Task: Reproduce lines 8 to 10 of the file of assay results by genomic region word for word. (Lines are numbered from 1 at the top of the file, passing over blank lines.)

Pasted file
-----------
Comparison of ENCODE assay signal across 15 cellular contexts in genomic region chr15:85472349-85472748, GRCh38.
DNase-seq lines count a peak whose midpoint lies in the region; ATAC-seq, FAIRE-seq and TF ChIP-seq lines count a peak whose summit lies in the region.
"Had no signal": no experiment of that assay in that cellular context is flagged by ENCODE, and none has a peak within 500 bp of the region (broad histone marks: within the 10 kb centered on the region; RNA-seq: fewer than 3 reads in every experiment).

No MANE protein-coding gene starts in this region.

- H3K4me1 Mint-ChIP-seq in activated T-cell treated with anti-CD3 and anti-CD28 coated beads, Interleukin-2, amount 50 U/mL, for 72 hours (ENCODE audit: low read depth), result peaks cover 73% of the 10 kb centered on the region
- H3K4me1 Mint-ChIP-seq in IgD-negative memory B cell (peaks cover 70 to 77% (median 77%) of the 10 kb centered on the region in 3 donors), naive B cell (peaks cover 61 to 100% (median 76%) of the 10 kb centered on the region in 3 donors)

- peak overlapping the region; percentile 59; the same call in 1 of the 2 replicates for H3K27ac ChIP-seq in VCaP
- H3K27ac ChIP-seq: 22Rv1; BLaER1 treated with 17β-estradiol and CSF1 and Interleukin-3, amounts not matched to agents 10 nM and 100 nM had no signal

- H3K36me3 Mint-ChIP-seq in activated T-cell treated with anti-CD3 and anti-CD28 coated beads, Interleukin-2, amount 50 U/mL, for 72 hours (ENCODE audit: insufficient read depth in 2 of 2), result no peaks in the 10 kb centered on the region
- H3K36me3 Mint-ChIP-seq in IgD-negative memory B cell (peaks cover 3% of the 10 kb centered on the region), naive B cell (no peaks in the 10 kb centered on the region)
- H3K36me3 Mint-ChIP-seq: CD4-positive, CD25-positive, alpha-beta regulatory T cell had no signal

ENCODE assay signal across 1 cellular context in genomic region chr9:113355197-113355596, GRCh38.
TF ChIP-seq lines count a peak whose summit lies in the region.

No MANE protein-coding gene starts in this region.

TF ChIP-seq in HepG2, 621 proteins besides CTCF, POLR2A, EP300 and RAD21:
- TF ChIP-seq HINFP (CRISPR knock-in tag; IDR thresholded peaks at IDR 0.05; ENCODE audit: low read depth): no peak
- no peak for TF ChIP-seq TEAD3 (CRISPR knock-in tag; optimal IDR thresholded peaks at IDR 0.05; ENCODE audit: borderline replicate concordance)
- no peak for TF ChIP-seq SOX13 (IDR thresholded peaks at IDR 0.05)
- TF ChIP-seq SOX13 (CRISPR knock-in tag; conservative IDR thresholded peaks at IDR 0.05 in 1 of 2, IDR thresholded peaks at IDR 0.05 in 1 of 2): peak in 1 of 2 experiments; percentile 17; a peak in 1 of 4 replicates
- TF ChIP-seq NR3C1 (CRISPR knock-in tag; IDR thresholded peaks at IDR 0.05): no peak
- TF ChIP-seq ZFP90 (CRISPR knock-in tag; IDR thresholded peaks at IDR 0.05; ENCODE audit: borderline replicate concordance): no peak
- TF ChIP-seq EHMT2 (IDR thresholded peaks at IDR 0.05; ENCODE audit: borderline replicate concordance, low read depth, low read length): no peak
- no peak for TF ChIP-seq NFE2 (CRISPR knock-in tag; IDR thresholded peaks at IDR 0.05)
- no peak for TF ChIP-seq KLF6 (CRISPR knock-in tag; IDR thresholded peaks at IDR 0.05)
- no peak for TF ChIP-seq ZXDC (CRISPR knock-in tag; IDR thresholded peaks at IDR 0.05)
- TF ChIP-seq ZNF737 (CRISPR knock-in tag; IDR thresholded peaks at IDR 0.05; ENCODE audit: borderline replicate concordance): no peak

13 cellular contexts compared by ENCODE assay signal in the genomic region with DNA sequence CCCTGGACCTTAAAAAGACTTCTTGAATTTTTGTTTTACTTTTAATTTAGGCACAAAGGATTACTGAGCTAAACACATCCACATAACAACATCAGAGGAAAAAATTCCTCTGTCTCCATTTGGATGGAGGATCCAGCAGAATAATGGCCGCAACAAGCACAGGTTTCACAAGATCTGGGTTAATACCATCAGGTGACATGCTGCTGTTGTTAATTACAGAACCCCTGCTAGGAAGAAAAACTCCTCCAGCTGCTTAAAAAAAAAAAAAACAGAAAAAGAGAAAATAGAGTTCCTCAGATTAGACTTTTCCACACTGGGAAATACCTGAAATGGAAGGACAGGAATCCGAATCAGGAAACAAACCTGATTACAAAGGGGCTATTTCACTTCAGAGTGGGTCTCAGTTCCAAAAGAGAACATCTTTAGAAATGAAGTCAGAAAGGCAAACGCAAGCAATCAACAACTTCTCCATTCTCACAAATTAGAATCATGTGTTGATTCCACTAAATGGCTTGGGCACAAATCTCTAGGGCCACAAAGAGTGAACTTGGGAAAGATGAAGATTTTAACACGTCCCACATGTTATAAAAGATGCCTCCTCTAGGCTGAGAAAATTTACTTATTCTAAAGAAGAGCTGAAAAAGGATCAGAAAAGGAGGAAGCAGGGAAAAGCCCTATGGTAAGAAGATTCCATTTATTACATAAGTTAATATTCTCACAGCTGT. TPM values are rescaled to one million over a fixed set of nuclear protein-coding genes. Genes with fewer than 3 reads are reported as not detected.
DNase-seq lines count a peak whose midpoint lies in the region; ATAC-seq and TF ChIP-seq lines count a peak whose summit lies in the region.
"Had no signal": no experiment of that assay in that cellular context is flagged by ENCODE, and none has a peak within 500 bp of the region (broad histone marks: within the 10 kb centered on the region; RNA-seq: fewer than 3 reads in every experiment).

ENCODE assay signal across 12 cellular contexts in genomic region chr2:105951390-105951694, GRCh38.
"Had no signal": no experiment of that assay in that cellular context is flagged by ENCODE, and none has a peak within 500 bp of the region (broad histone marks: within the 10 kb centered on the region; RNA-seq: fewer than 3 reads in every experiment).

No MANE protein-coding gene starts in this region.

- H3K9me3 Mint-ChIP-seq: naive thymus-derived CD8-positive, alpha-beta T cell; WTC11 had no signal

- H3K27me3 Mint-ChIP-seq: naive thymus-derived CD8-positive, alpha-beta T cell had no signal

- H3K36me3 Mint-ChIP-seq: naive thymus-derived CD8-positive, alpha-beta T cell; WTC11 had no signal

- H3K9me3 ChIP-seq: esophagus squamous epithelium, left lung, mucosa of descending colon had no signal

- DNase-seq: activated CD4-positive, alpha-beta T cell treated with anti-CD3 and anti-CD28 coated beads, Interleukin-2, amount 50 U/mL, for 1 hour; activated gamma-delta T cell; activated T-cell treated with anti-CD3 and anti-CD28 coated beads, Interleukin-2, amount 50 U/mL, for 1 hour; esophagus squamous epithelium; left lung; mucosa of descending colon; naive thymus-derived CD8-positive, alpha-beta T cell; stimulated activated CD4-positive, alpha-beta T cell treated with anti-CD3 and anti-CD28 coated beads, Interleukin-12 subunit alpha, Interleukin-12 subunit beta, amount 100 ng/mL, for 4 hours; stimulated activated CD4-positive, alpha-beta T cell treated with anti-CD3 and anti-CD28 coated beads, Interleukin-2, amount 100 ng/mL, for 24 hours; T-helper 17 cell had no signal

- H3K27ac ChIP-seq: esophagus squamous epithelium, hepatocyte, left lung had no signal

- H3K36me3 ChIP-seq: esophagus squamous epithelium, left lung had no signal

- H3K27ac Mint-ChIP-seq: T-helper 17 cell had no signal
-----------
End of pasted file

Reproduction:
- H3K27ac ChIP-seq: 22Rv1; BLaER1 treated with 17β-estradiol and CSF1 and Interleukin-3, amounts not matched to agents 10 nM and 100 nM had no signal

- H3K36me3 Mint-ChIP-seq in activated T-cell treated with anti-CD3 and anti-CD28 coated beads, Interleukin-2, amount 50 U/mL, for 72 hours (ENCODE audit: insufficient read depth in 2 of 2), result no peaks in the 10 kb centered on the region
- H3K36me3 Mint-ChIP-seq in IgD-negative memory B cell (peaks cover 3% of the 10 kb centered on the region), naive B cell (no peaks in the 10 kb centered on the region)